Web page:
With the upcoming State of the Map US conference at the United Nations I am proud to announce TeachOSM, a focal point for educators and instructors who integrate OpenStreetMap in their classroom and lessons. TeachOSM is about using OpenStreetMap to teach basic geographic concepts and in the process, train the next generation of mappers. It taps into the experience of early adopters in education like Nuala Cowan, Richard Hinton, Stephanie May and Mikel Maron and builds from there. It is intended as a community and resource for teachers across all levels of the education system.
With last year’s observation of the tenth anniversary of the OpenStreetMap project we can safely say it is a mature project. It is an established platform for doing interesting things with geographic information. Enterprising people are building services on it, such as routing, hyperlocal geography, and open source street views. It has entered the geospatial mainstream.
Put simply, the goal of TeachOSM is to open up the OpenStreetMap tool chest and give youth the basic tools for making spatial sense of their world, expose them to the geographer’s craft, and build social capital at a grassroots level. There are two parts to this. One is geographic: instill basic location awareness and spatial reasoning. How can we foster the use of OpenStreetMap to cultivate geo-literacy? The second part is to build social fabric and cultivate citizenship: cultivating an awareness of place, what makes it unique, how we really engage with our surroundings, creating visions of what could be, and being able to use the map to explore what might be.
TeachOSM is loosely divided into two tracks. The teacher track focuses on developing editing competency with the OpenStreetMap platform as well as how to conduct repeatable mapping activities, Tasking Manager basics, and how to assess data quality (or assign grades). Like the teacher track, the student track also aims to establish competency with the OpenStreetMap platform, but also offer service-based learning opportunities for students who choose to contribute to projects such as MapGive, MissingMaps, Humanitarian OpenStreetMap Team, and other qualifying projects. By June, we hope to establish two badges – microcredentials that students can obtain after demonstrating basic mapping competency with OpenStreetMap.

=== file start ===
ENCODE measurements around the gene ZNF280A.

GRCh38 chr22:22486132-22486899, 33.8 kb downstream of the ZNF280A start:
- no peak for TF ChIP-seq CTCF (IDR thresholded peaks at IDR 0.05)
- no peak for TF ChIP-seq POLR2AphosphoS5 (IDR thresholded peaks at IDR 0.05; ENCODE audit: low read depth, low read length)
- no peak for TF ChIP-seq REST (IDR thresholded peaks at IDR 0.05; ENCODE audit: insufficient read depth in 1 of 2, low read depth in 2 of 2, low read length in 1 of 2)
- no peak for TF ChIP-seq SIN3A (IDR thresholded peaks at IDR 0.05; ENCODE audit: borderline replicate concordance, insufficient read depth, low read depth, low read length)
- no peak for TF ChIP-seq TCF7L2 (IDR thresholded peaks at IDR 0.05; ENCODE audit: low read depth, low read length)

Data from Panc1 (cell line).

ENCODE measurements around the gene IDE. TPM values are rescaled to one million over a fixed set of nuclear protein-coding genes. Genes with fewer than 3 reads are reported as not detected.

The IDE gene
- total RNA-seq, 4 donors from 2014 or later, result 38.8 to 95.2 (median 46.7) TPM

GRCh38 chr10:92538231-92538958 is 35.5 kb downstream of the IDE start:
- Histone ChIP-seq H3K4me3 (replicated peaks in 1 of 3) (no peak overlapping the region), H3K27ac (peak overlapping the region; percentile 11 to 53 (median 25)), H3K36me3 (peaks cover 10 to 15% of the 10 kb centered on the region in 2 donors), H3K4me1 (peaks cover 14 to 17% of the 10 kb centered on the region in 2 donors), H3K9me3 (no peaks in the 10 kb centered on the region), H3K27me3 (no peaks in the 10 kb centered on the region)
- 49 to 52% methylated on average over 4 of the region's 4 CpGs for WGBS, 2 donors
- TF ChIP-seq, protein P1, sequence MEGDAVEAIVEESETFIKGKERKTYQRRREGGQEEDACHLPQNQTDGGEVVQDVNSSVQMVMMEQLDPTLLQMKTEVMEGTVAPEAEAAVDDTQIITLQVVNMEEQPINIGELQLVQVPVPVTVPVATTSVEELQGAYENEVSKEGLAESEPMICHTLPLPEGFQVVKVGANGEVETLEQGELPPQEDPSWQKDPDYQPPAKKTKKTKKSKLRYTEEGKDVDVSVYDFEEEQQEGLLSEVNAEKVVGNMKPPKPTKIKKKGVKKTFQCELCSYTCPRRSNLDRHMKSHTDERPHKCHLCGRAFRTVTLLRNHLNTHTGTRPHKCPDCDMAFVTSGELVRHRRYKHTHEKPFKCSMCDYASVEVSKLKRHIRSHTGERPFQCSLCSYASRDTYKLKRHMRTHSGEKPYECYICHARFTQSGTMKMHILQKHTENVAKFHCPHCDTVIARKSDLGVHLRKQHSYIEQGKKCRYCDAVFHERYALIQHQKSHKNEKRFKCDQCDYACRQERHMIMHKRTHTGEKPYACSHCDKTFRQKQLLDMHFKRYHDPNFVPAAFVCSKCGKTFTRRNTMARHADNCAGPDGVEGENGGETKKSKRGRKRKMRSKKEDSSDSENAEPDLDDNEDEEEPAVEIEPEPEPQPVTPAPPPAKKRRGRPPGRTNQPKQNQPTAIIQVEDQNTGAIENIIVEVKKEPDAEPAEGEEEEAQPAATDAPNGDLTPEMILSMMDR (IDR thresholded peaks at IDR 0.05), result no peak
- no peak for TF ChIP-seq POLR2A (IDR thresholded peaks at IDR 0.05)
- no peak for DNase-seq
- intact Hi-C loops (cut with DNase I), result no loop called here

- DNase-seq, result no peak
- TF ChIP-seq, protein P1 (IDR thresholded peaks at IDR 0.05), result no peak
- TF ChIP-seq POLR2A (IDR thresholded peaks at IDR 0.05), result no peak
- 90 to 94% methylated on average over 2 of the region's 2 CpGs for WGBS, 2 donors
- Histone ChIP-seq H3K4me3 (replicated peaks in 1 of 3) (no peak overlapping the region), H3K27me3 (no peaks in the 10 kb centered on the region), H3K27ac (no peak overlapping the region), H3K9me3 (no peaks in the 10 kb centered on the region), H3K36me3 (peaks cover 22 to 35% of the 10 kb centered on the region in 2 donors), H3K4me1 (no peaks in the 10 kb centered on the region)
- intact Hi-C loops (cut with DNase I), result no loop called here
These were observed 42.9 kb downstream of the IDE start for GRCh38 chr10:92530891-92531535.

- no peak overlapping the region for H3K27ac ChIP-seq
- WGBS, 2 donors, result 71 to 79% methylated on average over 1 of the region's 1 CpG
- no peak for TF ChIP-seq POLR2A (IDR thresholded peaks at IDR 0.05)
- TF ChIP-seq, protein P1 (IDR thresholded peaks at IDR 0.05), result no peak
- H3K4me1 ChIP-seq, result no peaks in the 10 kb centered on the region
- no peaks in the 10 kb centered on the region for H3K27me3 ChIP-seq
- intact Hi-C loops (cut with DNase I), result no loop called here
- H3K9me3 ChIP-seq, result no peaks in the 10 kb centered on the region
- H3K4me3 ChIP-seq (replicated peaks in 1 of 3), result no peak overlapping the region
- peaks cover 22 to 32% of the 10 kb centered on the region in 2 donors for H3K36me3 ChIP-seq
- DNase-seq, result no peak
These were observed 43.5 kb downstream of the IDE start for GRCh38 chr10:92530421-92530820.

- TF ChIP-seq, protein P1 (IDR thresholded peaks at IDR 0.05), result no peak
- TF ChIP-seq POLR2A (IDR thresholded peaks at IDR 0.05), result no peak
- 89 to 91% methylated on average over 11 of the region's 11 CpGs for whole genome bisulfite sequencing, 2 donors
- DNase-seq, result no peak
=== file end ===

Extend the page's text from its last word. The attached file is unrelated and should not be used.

As a platform, OpenStreetMap is uniquely positioned to achieve these objectives. It provides the user with a means to acquire spatial reasoning and location awareness. On another level, teaching people to use OpenStreetMap encourages them to engage with a place and a community. Helping younger people adopt a sense of place, make sense of their world, take ownership of it is an investment in developing a pipeline of new OpenStreetMappers, and thereby put the OpenStreetMap community on a sustainable trajectory for the next 10 years.
As good as our OpenStreetMap platform is, the real work remains in outreach to educational institutions and establishing on-going relationships with educators, instructors, community organizers, and those who would assume a teaching role. To facilitate this outreach, we have plans to kick off OSM Summer Camp, a series of half-day workshops to train teachers on not just mapping, but in creating their own sustainable and repeatable mapping projects. There is plenty of work to be done, so if you’d like to help out, please contact us through the TeachOSM website.
Join the conversation at State of the Map US June 6 - 8 2015, look out for sessions on education (schedule to be announced) on June 6th and 7th and a workshop for teachers on June 8th.